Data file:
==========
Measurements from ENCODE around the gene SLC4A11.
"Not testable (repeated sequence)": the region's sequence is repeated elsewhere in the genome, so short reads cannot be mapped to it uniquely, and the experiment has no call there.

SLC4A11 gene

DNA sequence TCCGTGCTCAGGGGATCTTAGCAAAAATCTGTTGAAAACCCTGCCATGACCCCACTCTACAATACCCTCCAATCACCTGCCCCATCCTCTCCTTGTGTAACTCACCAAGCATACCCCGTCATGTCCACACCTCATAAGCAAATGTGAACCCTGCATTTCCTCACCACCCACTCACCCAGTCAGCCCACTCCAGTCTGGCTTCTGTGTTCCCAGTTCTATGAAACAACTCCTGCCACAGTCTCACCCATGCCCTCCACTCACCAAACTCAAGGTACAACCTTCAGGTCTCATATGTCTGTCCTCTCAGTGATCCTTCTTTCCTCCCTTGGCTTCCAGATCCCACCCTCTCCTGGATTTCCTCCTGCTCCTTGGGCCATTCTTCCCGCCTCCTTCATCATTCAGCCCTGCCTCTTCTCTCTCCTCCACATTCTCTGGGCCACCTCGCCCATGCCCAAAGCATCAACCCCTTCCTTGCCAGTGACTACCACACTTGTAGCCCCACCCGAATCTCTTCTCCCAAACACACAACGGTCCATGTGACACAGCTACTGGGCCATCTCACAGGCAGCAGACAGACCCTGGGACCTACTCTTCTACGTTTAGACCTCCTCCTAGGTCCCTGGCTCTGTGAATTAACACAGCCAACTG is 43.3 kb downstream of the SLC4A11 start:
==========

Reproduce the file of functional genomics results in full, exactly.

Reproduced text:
Measurements from ENCODE around the gene SLC4A11.
"Not testable (repeated sequence)": the region's sequence is repeated elsewhere in the genome, so short reads cannot be mapped to it uniquely, and the experiment has no call there.

SLC4A11 gene

DNA sequence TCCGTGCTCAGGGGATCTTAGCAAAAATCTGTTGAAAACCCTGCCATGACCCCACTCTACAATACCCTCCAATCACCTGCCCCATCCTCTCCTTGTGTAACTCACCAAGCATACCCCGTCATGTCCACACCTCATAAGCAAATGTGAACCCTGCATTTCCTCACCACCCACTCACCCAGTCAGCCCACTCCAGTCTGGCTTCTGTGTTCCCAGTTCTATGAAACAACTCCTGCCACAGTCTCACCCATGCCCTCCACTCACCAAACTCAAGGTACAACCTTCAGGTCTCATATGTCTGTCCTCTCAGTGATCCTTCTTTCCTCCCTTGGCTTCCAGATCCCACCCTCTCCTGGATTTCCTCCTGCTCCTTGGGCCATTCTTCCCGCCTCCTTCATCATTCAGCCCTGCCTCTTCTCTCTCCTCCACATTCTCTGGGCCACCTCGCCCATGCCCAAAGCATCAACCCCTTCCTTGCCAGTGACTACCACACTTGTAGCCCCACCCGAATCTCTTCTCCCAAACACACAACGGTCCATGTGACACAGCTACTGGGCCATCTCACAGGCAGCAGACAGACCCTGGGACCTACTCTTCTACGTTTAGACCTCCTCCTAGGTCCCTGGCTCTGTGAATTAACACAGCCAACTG is 43.3 kb downstream of the SLC4A11 start: